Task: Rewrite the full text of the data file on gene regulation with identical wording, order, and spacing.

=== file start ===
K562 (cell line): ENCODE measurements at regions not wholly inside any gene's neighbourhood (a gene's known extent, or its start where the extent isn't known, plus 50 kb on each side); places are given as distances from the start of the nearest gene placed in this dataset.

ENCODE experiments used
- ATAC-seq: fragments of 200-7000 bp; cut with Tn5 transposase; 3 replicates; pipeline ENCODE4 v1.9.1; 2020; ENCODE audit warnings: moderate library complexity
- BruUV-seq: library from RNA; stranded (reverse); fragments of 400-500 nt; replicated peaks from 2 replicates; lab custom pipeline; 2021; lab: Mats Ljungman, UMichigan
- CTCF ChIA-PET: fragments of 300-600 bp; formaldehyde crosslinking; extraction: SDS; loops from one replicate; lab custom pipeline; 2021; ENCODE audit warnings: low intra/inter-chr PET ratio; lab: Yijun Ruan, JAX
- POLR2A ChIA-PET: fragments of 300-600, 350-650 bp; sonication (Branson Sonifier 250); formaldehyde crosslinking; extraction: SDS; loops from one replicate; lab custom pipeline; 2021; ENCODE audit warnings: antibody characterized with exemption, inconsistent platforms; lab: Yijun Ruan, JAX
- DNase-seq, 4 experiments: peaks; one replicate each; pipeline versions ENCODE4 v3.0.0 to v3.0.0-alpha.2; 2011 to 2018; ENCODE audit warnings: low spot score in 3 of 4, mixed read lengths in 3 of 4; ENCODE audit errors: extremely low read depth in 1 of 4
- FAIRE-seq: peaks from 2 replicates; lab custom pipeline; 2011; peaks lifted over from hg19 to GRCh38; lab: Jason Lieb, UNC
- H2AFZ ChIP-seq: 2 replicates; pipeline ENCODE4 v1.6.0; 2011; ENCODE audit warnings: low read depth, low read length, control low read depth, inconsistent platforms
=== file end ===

K562 (cell line): ENCODE measurements at regions not wholly inside any gene's neighbourhood (a gene's known extent, or its start where the extent isn't known, plus 50 kb on each side); places are given as distances from the start of the nearest gene placed in this dataset.

ENCODE experiments used
- ATAC-seq: fragments of 200-7000 bp; cut with Tn5 transposase; 3 replicates; pipeline ENCODE4 v1.9.1; 2020; ENCODE audit warnings: moderate library complexity
- BruUV-seq: library from RNA; stranded (reverse); fragments of 400-500 nt; replicated peaks from 2 replicates; lab custom pipeline; 2021; lab: Mats Ljungman, UMichigan
- CTCF ChIA-PET: fragments of 300-600 bp; formaldehyde crosslinking; extraction: SDS; loops from one replicate; lab custom pipeline; 2021; ENCODE audit warnings: low intra/inter-chr PET ratio; lab: Yijun Ruan, JAX
- POLR2A ChIA-PET: fragments of 300-600, 350-650 bp; sonication (Branson Sonifier 250); formaldehyde crosslinking; extraction: SDS; loops from one replicate; lab custom pipeline; 2021; ENCODE audit warnings: antibody characterized with exemption, inconsistent platforms; lab: Yijun Ruan, JAX
- DNase-seq, 4 experiments: peaks; one replicate each; pipeline versions ENCODE4 v3.0.0 to v3.0.0-alpha.2; 2011 to 2018; ENCODE audit warnings: low spot score in 3 of 4, mixed read lengths in 3 of 4; ENCODE audit errors: extremely low read depth in 1 of 4
- FAIRE-seq: peaks from 2 replicates; lab custom pipeline; 2011; peaks lifted over from hg19 to GRCh38; lab: Jason Lieb, UNC
- H2AFZ ChIP-seq: 2 replicates; pipeline ENCODE4 v1.6.0; 2011; ENCODE audit warnings: low read depth, low read length, control low read depth, inconsistent platforms